It may be worth considering the autobiographical narrative as a response to what Davis (1995) calls the ‘inquisitive gaze’, the inherent requirement that impairments must be in some way ‘explained.’ On the other hand, Davis also points out the dangers of placing disability within a Bakhtinian ‘chronotope’, a time sequence, since “by narrativizing an impairment, one tends to sentimentalize it and link it to the bourgeois sensibility of individualism and the drama of an individual story” (ibid, p 4-5). As such the physical fact of impairment becomes an individual drama to be played out – a ‘hero’ or ‘victim’ or ‘love’ story. The personal narratives of disabled persons that I propose would avoid any such narrative tendencies, empowering them to challenge prevailing simplistic readings of disability.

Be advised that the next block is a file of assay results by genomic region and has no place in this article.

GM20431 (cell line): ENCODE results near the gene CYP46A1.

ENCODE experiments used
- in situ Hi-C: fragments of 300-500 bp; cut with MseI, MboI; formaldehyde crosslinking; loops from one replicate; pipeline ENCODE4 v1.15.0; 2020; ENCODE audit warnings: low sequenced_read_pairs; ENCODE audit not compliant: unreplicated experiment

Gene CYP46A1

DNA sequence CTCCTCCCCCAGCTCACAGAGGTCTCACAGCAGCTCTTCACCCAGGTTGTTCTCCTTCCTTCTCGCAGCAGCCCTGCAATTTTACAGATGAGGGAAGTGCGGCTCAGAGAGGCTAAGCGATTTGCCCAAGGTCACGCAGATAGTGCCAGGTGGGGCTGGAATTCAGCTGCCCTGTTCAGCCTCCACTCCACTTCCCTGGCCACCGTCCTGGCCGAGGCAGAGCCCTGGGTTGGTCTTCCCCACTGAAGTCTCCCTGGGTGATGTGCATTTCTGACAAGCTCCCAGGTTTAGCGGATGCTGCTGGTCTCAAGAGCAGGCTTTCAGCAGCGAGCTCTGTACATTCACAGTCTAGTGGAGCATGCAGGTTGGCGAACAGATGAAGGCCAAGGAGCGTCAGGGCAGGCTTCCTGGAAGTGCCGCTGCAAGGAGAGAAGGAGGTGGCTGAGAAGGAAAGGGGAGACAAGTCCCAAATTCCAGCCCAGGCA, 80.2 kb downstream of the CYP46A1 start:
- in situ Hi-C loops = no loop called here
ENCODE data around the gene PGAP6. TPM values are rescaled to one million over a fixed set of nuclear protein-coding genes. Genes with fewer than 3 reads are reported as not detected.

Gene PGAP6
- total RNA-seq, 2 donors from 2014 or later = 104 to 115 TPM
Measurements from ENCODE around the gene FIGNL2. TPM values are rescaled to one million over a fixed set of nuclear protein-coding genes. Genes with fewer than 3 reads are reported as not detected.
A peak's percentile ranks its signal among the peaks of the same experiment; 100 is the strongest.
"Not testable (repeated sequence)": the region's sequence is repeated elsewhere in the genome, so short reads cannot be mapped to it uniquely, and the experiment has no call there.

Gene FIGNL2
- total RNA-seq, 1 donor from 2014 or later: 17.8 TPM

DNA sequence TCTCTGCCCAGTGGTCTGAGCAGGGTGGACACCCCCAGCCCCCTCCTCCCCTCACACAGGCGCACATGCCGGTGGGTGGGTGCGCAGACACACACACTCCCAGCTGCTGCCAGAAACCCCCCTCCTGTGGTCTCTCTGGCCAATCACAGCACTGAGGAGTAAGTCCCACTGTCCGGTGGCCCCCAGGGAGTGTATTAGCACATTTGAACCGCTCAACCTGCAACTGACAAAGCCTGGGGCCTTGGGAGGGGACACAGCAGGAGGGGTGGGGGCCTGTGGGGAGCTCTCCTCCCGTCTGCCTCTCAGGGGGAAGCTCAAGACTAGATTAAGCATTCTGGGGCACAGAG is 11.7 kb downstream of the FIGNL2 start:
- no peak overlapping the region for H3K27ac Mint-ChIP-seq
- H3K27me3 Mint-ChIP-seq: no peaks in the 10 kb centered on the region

The use of first person narrative is common in disability studies, from Paul Hunt’s (1967) early descriptions of his oppression and institutionalisation, Allan Sutherland’s (1981) and Jo Campling’s (1981) transcriptions of interviews to shed light on institutional discrimination and women’s experiences of disability respectively, Jenny Morris’s (1991) view of disability from a feminist perspective and Siebers’ poignant account of coming to terms with his ‘withered limb’ (1998) to name a few that I’ve come across. Verbalising one’s experiences and oppression may serve the multiple purposes of coming to terms with loss, reconstructing one’s life story and building strength through solidarity. While reclaiming and naming go some way to compensate for lack of agency, some of the subjective experiences involved, including pain and anger, may not be so easily framed in verbal narratives. The photographic ‘autopathographies’ of Jo Spence and Hannah Wilke offer an alternative to the verbal accounts, instead using visual imagery to explore the medicalisation and fragmentation of the body, as well as to reclaim the self from a premature social death.